Saturday, January 1, 2011

The new decade in music: alarums and excursions?

The musical end of the first decade of the twenty-first century has passed without much hoopla*, compared to the amount of media publicity and public attention given, obsessively, to the decade's beginning--which itself marked not only the end of the previous decade, not only the conclusion of a century, but the conclusion of a millennium: for "The new decade in music", 21 Google hits; "Music of The new decade", 33 hits; "Music in The new decade", 46 results; etc.

To my eye (and ear), the greatest musical changes in the last ten years in the world of music have occurred in the electronic media, with 1) the growth of on-line downloads, either paid or free, from such major sources as iTunes, as well as downloading options from Websites of individual artists or companies; 2) options for portable personal archiving, primarily through the iPod in its various versions; on-line radio (either free or with modest subscription fees), with Pandora being the current leader among thousands of others (hear an interview with Pandora's founder here; and the use of such social media as YouTube, MySpace, and Facebook as sources of music. In other words, the availability of all types of music has increased exponentially through the Internet, to a degree unimaginable ten years ago.

What will the next ten years bring? If the accelerated pace of progress in the development of electronic musical resources continues, the possibilities may be even more astounding than those of the past decade, leading to a musical world that is entirely, or at least overwhelmingly digital; it is true that supporters of music from analog sources (primarily audiophile long-playing records) reproduced through analog equipment (using vacuum tubes, as opposed to transistors), claim a superiority in the naturalness of the sound in those media, as evidenced by the continued presence of over-the-top analog equipment in the opulent glossy pages of Stereophile and The Absolute Sound, the leading audiophile monthly publications.)

For me, and I assume for many others, the dilemma stands: from what sources should we obtain our music?--concrete or virtual?--CDs or downloads?--and where should we keep it, store it, and what means should we use to listen to it? On the one hand, as long as I am online, I can find on YouTube almost all of the popular songs I would like to hear, often in an official sanctioned version from the artist(s) or the recording company. Or I can download my one or two favorite songs at a fraction of the cost of buying the entire album on CD. And in any case, now that I have iTunes on my computer, and my iPod, do I really need the hard-copy of the recording?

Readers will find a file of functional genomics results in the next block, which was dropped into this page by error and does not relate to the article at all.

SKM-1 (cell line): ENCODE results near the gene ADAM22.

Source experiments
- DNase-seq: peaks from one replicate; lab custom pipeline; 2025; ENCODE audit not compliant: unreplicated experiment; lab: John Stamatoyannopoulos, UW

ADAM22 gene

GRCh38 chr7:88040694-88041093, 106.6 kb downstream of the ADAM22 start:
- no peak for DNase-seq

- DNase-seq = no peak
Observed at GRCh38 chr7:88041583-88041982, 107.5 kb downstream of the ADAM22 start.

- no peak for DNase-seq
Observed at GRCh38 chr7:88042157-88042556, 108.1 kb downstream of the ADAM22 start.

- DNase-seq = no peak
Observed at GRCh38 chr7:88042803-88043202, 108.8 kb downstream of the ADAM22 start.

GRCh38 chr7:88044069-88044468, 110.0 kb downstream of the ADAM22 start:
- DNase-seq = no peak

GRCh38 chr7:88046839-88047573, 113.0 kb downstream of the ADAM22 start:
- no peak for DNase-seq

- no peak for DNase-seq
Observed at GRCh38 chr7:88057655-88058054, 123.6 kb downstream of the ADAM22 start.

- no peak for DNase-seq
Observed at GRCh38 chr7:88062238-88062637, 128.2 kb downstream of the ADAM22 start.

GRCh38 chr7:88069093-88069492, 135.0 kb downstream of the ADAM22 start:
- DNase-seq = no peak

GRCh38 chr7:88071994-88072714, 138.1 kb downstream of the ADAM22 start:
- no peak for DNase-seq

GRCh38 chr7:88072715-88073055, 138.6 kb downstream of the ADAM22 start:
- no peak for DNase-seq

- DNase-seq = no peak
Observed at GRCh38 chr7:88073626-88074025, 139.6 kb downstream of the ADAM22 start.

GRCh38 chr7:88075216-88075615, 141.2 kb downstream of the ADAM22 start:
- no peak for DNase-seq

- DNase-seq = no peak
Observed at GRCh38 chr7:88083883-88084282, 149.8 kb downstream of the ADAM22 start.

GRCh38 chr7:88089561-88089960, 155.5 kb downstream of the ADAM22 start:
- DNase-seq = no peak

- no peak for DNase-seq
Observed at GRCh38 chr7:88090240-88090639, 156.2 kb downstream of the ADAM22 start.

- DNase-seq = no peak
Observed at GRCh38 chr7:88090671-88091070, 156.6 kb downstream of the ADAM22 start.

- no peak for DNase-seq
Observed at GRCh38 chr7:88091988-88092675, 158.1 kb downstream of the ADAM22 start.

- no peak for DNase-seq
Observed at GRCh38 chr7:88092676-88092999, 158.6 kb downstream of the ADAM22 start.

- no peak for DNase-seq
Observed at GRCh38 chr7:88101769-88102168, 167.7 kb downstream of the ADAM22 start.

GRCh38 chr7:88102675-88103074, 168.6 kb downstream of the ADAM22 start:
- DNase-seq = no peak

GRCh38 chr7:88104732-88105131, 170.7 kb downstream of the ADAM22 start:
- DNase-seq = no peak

For example: from among my favorite songs--Phil Collins' haunting "One More Night", the vinyl copy (33 1/3 rpm Long Playing Stereo 12 inch record from the 80's) of which is buried in somewhere in my basement archive, there is immediately available on YouTube the performance video first aired on MTV, now in the "Official Video", with links to iTunes and Amazon to purchase a download of the song.

Or again, I have the option of watching the "official"(?) Fleetwood Mac video of the bedrock rendition (from the film The Dance) of "Silver Springs", compleat with the silken, throaty voice of Stevie Nicks, the birdlike antics of drummer Mick Fleetwood fading visually in and out, and the keyboard interlude by Christine McVie, haunting in its simplicity and melodic lyricism.

And if I so choose, I can hear and watch these videos on my iPod, and my iPhone . . . .

Well, so begins a new year, and a new decade, in which we will continue to share musical discoveries.

*(Celebrating the richness of the language, I can't resist here noting several colorful synonyms to "hoopla" given in Merriam-Webster's on-line thesaurus: in addition to the alarums and excursions in today's title, we have balllyhoo, corroboree (Aust.), foofaraw, helter-skelter (of course with musical echos in the 1968 Beatles' song, as well as the subsequent horrific use of the term by Charles Manson), hoo-hah, hullabaloo, kerfuffle (chiefly British), pother, shindy, splore (Scottish), welter, and williwaw--a collection of words almost musical in their powers of evocation.)

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